Flash Fiction
               by Victoria Kelly

The war seemed so far away from the hot,
dusty room inside the gold market. Outside, in the
street, clusters of robed women huddled like
pigeons, and you couldn’t tell who was Western
and who was Eastern beneath the fabric, and who
was slim or rich or beautiful or only wishing for it.
The shopkeepers stood at attention in the
doorways, like butlers, and tried to find the faces
of the Indian brides, whose mothers cooed over
wedding sets studded with emeralds.

My husband was happiest that weekend floating in
the hotel pool, watched by waiters who hovered
with cold towels and glided back and forth to a bar
stocked with date juice. It was nothing like the
ship, the too-narrow staterooms and the toilets
that wouldn’t flush, the jets pounding the decks
and the way you sometimes in the red-lit
darkness couldn’t tell whether it was day or night
or how far away the war was. But in the hotel
there were marble baths and blue carpets and the
hall lights and air conditioning stayed on all night.

In the market we quickly discovered that gold was
expensive wherever we went, and we wandered
into a side-street shop to buy cheaper souvenirs
instead. Two shopkeepers, dressed in white, stood
side by side with their hands clasped behind their
backs. I pointed to a wall of silk pashminas. “How

One of the men stepped forward. He was younger
than the other but I guessed that the older one did
not know English. “Three hundred dirham,” he
said. Thirty dollars.

My husband shook his head and laughed a little.
“One hundred,” he countered.

The younger one looked at the older man and said
something I couldn’t understand. The older man
nodded almost imperceptibly, and I saw my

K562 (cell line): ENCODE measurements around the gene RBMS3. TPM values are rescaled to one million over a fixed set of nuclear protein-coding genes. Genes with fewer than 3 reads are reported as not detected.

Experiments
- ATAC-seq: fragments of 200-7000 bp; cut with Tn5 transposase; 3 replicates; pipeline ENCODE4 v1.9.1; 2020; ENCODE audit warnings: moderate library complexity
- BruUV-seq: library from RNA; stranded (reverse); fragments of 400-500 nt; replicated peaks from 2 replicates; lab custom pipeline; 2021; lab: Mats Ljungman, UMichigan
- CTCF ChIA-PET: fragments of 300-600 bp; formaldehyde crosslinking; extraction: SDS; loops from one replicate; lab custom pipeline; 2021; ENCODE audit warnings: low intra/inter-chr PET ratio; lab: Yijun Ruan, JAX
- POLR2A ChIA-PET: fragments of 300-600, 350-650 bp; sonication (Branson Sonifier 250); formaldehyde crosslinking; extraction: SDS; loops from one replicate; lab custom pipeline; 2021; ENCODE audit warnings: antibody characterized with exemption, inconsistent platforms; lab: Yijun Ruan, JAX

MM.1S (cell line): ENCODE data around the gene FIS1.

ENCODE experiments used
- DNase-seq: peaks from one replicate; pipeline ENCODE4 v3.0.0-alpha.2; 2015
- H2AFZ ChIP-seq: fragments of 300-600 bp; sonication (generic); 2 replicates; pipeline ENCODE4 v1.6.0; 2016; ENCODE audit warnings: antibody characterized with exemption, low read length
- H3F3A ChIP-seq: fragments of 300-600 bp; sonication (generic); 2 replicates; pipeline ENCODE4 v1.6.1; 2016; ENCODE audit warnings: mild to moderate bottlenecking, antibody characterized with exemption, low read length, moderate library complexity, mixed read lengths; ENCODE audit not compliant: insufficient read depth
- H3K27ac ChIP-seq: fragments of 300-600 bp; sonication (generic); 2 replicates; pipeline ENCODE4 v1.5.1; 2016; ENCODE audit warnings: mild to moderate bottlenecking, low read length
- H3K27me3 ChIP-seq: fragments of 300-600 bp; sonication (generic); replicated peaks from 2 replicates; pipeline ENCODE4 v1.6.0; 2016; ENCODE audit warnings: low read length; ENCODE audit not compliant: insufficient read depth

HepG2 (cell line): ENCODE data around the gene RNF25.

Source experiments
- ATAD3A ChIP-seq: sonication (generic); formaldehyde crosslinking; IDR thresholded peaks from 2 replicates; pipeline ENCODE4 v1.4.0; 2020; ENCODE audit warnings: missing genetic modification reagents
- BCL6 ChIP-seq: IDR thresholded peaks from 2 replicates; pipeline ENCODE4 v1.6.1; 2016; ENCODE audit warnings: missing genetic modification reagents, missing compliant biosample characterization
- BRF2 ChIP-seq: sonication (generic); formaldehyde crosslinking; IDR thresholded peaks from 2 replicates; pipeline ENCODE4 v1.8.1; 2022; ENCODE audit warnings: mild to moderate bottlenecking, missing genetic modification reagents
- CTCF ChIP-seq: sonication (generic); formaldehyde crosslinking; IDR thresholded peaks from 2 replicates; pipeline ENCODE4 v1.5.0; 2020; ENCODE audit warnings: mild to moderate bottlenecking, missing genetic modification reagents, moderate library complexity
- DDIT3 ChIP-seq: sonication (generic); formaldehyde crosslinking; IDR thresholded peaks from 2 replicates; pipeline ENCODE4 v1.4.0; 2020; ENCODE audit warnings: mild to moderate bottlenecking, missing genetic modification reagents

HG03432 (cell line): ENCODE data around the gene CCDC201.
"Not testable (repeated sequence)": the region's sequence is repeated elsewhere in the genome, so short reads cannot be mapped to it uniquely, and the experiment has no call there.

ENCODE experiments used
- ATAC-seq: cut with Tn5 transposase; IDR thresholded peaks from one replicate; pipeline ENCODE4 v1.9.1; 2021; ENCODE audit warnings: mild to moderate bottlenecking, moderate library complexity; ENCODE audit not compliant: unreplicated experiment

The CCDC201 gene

husband wince. He reached out and put his arm
firmly around my waist.

The older man shuffled into the back while the
younger watched us, amused. “You are
American?” he asked.

We were stationed in Virginia at the time and
living in a white stucco townhouse by the beach.
But my husband, holding me by the waist, smiled
as if he didn’t understand.

The man smiled back at us, a tight-lipped smile,
as if we were all playing the same game. He was
young, no more than twenty-five. “I am Afghan,”
he said, still smiling, and I understood that my
husband had already known this, that he had
recognized in the men’s speech words he had
heard before. But before any of us could speak
again the pashminas were brought in. They were
wrapped in cellophane, and inside, the fabrics
were as delicate as stockings and brightly colored,
like birds.

My husband took out his credit card.

“No card,” the young man said. “Dirham.”

“We don’t have it.”

“We take you to cash machine.”

My husband hesitated. He had spent weeks on the
ground with men just like these, who smiled at
him but shot rockets over the wall of the
compound at night. And none of us knew now in
this neutral desert whether we were friends or
enemies or what the others had or had not done.

The men pushed the pashminas into a plastic bag
and led us out of the shop and down the street
into a private courtyard, where groups of more
white-smocked men stood around smoking.

The younger shopkeeper gestured to an ATM
pushed against the wall of a shuttered bank. “Here
is cash,” he said, then stuck out his chin when my
husband didn’t move. “You get cash,” he said
again, forcefully this time. He edged us both
forward and I could smell the dry sootiness of his
breath on my neck. My husband opened his wallet
and the other shopkeeper pushed forward as well,
so that all four of us were pressed together in
front of the machine. I couldn’t bring myself to
breathe and I wished I had not made us leave the

But when I followed my husband’s gaze, I saw
that our shopkeepers were not looking at us. They
were watching the smoking men, who were
eyeing us eagerly. It only then occurred to me
that our shopkeepers had formed a wall behind us
so that these men could not accost us.

When the cash slid out of the machine, the older
man put out his hand. He took the money and put
it in his pocket and held out his hand again. When
my husband put out his hand as well, I understood
that it was not more money that was being asked

They grasped each other’s palms.

“This good buy,” the younger man translated,
gesturing toward the pashminas.

“Yes.” My husband repeated. “It’s good bye.”

Victoria Kelly received an MFA from the Iowa Writers’
Workshop. Her stories have been published in Colorado Review,
Fiction, Alaska Quarterly Review and The Idaho Review, among
others. She lives in Virginia Beach.